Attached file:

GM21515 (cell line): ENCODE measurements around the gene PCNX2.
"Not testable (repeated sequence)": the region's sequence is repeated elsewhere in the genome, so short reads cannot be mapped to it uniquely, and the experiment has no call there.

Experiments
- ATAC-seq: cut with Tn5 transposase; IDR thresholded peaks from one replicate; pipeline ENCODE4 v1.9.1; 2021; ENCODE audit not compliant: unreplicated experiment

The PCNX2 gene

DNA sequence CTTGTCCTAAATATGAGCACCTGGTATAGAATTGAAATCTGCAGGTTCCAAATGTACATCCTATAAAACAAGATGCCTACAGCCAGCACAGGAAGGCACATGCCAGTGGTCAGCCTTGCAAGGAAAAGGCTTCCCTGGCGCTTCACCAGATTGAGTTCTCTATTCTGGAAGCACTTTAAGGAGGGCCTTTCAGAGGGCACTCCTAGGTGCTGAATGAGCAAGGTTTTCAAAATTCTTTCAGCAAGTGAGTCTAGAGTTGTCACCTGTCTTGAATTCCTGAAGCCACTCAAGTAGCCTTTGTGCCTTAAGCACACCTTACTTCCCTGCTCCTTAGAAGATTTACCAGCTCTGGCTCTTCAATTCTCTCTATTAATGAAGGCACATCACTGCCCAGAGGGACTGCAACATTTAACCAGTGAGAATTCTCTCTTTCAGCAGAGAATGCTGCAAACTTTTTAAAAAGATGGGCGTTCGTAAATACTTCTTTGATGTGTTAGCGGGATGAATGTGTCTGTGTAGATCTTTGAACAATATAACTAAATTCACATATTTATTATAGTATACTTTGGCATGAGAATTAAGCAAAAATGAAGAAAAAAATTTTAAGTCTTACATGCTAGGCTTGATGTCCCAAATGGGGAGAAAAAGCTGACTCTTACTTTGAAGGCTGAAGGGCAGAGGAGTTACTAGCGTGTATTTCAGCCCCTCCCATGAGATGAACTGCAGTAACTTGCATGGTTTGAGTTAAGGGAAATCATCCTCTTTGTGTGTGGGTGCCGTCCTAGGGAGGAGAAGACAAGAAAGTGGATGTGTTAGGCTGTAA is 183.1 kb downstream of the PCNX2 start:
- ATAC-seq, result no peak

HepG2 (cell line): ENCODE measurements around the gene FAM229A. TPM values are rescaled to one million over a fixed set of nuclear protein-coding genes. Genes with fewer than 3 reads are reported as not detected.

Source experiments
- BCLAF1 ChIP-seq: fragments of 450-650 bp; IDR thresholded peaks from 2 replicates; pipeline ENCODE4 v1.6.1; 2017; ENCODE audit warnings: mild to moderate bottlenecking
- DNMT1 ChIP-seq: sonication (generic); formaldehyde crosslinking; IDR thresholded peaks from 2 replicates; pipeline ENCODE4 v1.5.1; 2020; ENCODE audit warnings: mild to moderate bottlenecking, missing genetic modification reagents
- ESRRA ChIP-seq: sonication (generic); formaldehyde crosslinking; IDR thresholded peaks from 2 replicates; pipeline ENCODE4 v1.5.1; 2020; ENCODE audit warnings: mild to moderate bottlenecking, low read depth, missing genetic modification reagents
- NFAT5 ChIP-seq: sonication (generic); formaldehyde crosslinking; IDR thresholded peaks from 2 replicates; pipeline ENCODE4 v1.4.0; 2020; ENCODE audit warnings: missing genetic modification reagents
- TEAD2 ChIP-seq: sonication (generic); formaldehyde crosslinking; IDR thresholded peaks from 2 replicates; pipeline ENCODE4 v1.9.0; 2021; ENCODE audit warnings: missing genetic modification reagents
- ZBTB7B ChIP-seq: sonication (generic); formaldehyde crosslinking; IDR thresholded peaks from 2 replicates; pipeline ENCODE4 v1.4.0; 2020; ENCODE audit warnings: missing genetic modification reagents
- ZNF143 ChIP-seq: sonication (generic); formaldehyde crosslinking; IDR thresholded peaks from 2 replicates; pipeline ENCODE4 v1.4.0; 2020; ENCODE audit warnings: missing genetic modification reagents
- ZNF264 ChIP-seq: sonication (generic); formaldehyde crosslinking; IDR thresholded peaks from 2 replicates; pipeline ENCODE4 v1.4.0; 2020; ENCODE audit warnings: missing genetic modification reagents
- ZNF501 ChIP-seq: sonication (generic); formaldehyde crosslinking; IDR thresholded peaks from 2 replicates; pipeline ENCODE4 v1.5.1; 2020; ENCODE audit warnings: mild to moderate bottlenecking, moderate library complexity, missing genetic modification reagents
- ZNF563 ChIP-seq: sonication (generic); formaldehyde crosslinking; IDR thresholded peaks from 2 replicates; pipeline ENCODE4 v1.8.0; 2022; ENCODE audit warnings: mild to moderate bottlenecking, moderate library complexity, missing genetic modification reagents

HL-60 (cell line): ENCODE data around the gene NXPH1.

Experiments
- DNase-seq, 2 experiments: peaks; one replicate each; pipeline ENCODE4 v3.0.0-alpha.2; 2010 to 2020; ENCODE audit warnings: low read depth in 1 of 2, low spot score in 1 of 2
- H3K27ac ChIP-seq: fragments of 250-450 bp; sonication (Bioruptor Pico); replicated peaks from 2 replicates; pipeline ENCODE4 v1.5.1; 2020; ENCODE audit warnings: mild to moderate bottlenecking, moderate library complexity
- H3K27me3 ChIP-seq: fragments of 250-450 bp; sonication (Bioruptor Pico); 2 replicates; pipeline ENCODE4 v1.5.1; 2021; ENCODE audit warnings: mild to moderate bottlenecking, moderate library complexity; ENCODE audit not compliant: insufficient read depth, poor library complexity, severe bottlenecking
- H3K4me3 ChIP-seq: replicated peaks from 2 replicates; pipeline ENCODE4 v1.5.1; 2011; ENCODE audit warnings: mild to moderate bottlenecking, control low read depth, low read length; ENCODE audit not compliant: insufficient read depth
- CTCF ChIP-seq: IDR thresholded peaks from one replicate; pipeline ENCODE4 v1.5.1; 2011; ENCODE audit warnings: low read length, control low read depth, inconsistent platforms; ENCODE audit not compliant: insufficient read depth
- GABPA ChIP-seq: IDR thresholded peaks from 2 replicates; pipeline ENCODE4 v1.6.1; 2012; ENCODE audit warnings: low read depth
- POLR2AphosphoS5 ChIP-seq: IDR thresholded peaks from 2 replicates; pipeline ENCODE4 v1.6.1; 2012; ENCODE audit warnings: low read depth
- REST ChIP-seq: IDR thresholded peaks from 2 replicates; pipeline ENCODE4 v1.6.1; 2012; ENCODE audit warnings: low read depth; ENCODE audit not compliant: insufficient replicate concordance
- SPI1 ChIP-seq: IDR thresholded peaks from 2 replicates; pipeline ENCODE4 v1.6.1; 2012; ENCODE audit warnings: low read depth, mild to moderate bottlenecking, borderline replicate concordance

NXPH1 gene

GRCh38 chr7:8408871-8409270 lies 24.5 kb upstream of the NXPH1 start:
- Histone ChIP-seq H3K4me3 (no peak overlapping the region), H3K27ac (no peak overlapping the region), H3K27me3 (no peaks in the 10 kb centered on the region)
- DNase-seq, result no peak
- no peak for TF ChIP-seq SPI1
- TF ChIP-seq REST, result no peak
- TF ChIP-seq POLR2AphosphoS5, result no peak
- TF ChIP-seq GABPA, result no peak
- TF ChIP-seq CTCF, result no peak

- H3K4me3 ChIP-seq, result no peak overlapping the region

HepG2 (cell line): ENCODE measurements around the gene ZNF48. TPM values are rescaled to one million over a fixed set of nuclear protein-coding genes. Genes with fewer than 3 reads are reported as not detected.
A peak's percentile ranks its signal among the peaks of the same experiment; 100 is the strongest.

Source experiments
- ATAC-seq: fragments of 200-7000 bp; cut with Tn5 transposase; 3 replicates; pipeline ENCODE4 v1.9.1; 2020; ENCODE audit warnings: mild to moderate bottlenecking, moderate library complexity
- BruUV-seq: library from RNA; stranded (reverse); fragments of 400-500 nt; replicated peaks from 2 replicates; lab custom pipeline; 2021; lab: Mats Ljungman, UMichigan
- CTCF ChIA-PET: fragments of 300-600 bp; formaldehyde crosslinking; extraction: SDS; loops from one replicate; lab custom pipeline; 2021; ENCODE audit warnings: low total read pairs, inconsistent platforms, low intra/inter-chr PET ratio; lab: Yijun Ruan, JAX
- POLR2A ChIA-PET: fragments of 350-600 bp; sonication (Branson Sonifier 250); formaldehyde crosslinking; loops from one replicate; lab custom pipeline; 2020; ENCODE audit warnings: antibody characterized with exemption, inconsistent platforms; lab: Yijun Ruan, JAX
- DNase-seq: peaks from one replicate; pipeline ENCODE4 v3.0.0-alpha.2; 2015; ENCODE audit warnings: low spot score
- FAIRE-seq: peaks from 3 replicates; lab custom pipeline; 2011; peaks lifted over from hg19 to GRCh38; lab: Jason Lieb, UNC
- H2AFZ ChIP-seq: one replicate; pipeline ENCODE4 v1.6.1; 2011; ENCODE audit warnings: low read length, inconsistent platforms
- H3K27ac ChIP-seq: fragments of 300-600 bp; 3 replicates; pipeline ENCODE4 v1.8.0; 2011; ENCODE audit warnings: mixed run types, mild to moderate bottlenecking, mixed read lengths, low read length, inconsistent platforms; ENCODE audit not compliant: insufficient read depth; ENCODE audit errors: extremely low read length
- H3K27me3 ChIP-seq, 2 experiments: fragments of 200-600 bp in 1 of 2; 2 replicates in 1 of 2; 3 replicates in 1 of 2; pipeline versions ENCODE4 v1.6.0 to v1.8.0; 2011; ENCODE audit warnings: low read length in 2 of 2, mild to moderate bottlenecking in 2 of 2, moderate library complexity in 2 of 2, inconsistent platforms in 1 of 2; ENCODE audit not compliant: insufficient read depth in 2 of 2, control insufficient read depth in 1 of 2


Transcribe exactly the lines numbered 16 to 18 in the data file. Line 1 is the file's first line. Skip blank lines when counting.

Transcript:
- ZNF143 ChIP-seq: sonication (generic); formaldehyde crosslinking; IDR thresholded peaks from 2 replicates; pipeline ENCODE4 v1.4.0; 2020; ENCODE audit warnings: missing genetic modification reagents
- ZNF264 ChIP-seq: sonication (generic); formaldehyde crosslinking; IDR thresholded peaks from 2 replicates; pipeline ENCODE4 v1.4.0; 2020; ENCODE audit warnings: missing genetic modification reagents
- ZNF501 ChIP-seq: sonication (generic); formaldehyde crosslinking; IDR thresholded peaks from 2 replicates; pipeline ENCODE4 v1.5.1; 2020; ENCODE audit warnings: mild to moderate bottlenecking, moderate library complexity, missing genetic modification reagents